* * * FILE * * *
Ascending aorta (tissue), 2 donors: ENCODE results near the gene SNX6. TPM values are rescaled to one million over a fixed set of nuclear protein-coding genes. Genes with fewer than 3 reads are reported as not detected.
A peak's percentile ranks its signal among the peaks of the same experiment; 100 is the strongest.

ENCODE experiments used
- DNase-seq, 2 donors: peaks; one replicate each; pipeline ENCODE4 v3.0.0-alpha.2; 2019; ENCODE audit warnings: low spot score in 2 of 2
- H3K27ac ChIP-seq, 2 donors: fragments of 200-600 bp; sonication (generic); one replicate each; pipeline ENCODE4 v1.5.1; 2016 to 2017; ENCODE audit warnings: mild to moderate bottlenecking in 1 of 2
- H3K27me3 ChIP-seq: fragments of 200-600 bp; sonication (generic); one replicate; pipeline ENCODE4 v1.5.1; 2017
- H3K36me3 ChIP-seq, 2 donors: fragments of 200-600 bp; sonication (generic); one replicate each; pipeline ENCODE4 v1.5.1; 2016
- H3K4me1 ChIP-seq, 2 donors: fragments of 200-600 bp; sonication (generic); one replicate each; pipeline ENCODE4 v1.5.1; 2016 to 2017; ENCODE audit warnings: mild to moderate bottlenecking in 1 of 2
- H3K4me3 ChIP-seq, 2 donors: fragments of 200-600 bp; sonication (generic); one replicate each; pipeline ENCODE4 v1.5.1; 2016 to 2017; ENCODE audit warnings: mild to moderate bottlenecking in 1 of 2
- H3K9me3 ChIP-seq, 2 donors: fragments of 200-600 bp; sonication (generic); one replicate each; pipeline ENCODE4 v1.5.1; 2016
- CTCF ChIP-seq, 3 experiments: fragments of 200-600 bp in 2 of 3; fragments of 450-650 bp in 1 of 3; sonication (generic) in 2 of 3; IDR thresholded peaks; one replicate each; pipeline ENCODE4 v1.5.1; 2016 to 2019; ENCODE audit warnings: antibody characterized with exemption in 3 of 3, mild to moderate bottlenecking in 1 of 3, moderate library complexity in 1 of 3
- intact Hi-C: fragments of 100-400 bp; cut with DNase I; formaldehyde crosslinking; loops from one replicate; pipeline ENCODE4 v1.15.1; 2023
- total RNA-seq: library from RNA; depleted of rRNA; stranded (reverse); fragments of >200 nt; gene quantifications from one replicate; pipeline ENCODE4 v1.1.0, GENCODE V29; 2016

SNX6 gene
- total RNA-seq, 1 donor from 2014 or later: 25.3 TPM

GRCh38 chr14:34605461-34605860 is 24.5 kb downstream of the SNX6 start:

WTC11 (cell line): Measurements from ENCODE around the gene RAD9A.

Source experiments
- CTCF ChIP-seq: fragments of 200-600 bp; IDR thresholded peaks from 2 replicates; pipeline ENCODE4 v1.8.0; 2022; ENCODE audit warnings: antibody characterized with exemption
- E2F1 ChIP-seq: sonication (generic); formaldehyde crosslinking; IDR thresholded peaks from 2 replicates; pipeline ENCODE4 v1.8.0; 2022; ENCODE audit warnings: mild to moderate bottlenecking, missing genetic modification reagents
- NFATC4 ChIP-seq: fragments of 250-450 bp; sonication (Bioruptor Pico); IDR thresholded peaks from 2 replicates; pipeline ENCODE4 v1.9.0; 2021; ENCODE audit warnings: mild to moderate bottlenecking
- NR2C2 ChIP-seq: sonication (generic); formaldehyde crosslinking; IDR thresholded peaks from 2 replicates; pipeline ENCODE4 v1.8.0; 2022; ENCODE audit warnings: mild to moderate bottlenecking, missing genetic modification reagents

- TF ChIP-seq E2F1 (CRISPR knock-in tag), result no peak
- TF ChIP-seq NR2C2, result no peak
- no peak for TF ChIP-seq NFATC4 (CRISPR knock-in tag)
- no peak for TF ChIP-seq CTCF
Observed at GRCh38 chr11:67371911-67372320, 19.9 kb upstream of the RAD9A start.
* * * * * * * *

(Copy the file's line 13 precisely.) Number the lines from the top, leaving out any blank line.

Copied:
- total RNA-seq: library from RNA; depleted of rRNA; stranded (reverse); fragments of >200 nt; gene quantifications from one replicate; pipeline ENCODE4 v1.1.0, GENCODE V29; 2016